He has tackled Shakespeare, written sitcoms and now comedy legend Lenny Henry has taken up music for his latest tour. He talks to Roz Laws about his learning journey.

The Lenny Henry who comes on the phone is barely recognisable from the man who screeched like a loud bird, shouted ‘Katanga my friends!’ and threw custard pies.

Now he’s softly spoken, in a mellow mood and not cracking jokes with every sentence.

Perhaps it’s his spell on stage as a Shakespearean actor which has calmed him down, or all the books he’s been reading for his PhD. It’s a far cry from his Tiswas days and his over the top characters like Theophilus P. Wildebeeste.

Not that this serious work has knocked all the comedy out of the Dudley comic. In fact, he’s trying to appear more upbeat on his latest one-man show.

“I toured last year with a show called Cradle to the Rave, using music to talk about my life,” he recalls.

“It did well but one reviewer said it was one of the saddest shows he’d ever seen. I certainly didn’t intend that.

“So I did a remix to make the show more joyous and funny. It’s doing what I love to do, make people laugh.”

The new show is called Pop Life and takes in smaller venues like the 300-seat Bromsgrove Artrix (October 18) and 336-seat Solihull Arts Complex (November 12) as well as Redditch, Shrewsbury and Telford.

Lenny, aged 54, says: I came to Birmingham and Dudley on my last tour, so I thought I’d come to different places now.

“I like playing theatres and more intimate venues. I don’t mind playing to 2,000 people in sports arenas, but there’s always a worry that people will come out and play basketball in the middle of the show.”

In Pop Life, Lenny talks about the influence of music on his life and how music could have improved moments in history. Parts of the Bible come with added Beyonce, while he takes to the piano to illustrate some points.

After months of practising, he performs Blueberry Hill, having recently passed his grade four piano exam.

“Music doesn’t come naturally to me, surprisingly,” confesses Lenny.

“I expected to sit down at the piano and be brilliant, to have a horn section suddenly appear and someone put a cape around my shoulders. I wanted to play like James Brown or Stevie Wonder, but I had to start with Twinkle Twinkle Little Star like everyone else.

“Blueberry Hill was the first thing I heard in our house, followed by Heartbreak Hotel by Elvis. There were lots of pictures of Elvis in our house for some reason. For many years I thought he was a relative!

“The first record I ever bought was Skin Tight by the American funk band the Ohio Players.

“Music has been a constant in my life, it does help you through the hard times.”

There have been a few of them lately. His 25-year marriage to Dawn French ended in divorce two years ago, then he suffered three deaths in his family in just 12 months. His older brother Hylton lost his wife and two children, to cancer and TB.

But he’s putting a brave face on it, and is thankful that his divorce from Dawn, mother to their 20-year-old daughter Billie, was amicable. He is now dating theatre producer Lisa Makin and says “I’m in a happy place”.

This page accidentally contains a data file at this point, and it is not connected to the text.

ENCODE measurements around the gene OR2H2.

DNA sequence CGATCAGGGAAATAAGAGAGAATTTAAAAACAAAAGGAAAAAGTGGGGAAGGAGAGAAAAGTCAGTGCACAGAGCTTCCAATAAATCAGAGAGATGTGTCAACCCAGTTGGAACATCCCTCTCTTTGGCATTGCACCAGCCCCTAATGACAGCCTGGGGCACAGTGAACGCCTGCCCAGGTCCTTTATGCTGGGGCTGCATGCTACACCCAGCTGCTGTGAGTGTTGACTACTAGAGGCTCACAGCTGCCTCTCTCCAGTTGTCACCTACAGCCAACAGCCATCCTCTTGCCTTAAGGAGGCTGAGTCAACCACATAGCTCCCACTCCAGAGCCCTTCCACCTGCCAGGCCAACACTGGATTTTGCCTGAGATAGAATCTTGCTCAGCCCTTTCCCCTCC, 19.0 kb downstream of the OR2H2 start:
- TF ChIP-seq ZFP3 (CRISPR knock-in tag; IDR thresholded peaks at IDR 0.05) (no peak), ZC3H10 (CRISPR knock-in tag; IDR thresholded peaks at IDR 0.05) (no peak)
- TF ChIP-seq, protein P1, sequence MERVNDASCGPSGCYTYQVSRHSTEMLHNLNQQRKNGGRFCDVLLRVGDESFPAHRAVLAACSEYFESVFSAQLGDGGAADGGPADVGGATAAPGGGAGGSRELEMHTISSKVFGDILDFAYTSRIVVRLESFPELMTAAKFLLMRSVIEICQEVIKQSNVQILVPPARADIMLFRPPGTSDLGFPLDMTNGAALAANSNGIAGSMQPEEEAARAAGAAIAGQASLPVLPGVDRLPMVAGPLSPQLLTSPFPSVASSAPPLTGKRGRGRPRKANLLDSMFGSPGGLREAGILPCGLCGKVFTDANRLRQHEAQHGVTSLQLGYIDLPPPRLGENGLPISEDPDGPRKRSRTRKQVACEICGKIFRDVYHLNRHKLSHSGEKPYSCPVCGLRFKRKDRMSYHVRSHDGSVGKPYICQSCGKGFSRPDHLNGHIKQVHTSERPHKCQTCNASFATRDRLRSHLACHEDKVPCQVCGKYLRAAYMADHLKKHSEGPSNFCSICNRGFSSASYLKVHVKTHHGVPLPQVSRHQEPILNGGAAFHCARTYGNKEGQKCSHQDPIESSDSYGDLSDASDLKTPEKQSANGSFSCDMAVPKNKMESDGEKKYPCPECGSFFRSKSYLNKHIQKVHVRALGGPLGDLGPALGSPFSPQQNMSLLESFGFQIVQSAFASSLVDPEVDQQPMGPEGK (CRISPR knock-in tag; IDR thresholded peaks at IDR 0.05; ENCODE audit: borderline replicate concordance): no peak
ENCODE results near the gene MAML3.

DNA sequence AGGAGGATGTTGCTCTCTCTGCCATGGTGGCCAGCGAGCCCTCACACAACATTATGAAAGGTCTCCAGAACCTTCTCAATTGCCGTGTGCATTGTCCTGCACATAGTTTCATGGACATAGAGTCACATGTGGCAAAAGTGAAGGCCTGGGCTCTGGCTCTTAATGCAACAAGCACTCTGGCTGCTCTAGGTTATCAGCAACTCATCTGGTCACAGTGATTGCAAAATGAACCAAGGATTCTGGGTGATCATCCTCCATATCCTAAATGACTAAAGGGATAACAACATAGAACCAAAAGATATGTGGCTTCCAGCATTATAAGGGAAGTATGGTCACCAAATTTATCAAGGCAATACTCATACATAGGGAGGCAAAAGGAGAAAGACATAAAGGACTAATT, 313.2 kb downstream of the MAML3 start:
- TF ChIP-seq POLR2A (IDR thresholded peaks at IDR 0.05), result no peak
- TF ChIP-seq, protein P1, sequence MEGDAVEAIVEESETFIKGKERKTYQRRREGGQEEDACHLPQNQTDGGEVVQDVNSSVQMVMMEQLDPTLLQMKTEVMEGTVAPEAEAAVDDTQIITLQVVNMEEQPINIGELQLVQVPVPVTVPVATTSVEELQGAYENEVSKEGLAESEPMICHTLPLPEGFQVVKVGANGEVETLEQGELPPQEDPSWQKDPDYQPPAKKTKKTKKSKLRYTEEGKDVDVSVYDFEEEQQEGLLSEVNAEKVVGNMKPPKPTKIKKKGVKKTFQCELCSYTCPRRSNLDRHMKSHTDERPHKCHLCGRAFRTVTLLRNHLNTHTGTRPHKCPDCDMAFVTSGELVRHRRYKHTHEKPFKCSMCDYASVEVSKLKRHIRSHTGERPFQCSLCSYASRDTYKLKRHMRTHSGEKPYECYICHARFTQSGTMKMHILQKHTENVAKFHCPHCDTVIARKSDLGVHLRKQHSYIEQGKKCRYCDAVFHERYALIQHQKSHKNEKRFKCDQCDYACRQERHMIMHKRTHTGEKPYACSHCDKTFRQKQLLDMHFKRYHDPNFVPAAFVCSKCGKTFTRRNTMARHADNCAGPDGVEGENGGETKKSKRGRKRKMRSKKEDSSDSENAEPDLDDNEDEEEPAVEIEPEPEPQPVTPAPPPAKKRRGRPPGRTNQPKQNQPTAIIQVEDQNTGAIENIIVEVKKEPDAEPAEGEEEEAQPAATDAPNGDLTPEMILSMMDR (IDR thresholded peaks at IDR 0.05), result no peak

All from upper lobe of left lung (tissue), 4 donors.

There’s more music in his Radio 4 comedy Rudy’s Rare Records, set in an old-fashioned record shop in Handsworth, Birmingham. A new, fourth series starts next week.

Performing means his university studies have had to take more of a back seat.

He thought of going back to education after his beloved mother Winifred died in 1998.

“I left school with seven CSEs, not even O levels – the equivalent of a chocolate fireguard in the world at large.

“I was doing an engineering apprenticeship at a welders in Dudley when I won New Faces in 1975. I left and never finished my diploma. My mum was very disappointed, and when she died I decided to go back to studying.”

In 2007 he gained an Open University degree in English Literature after six years. He went on to do an MA in screenwriting at Royal Holloway College in London.

He’s now two years into a PhD in screenwriting, with special reference to ethnic minorities in sports films, and does not expect to be finished for another four years.

“They say a PhD is a black hole for people who want to get lost in education. They go in and never come out.

“I hope to finish in 2016, but it’s harder than I thought. I have a research assistant but I have to do a lot myself. The only way is to read all the 150 books and see all the films on my list. I have 50,000 words to write, but I love learning.

“I hope I can inspire people. If they think that the bloke who did ‘Katanga my friends’ can do this, then they can.”

After his tour, Lenny plans to act in an August Wilson contemporary play. Then towards the end of next year he is hoping to work again with director Barrie Rutter, who guided him to an award-winning performance in Othello, in a production of Macbeth.

He has also written a sitcom which he hopes will broadcast on BBC1.

What he probably won’t be doing any more of are TV adverts for Premier Inn.

“I’ve had a good run, but that’s probably over,” he laughs.

“Thanks to them, every time I check into another hotel, I am mercilessly teased. I’ve had yellow ducks on my pillow and once a lifesize cutout of myself on the bed. I’ve no idea where they got it from.”

* Pop Life goes to the Bromsgrove Artrix (October 18) and Solihull Arts Complex (November 12) as well as Redditch, Shrewsbury and Telford.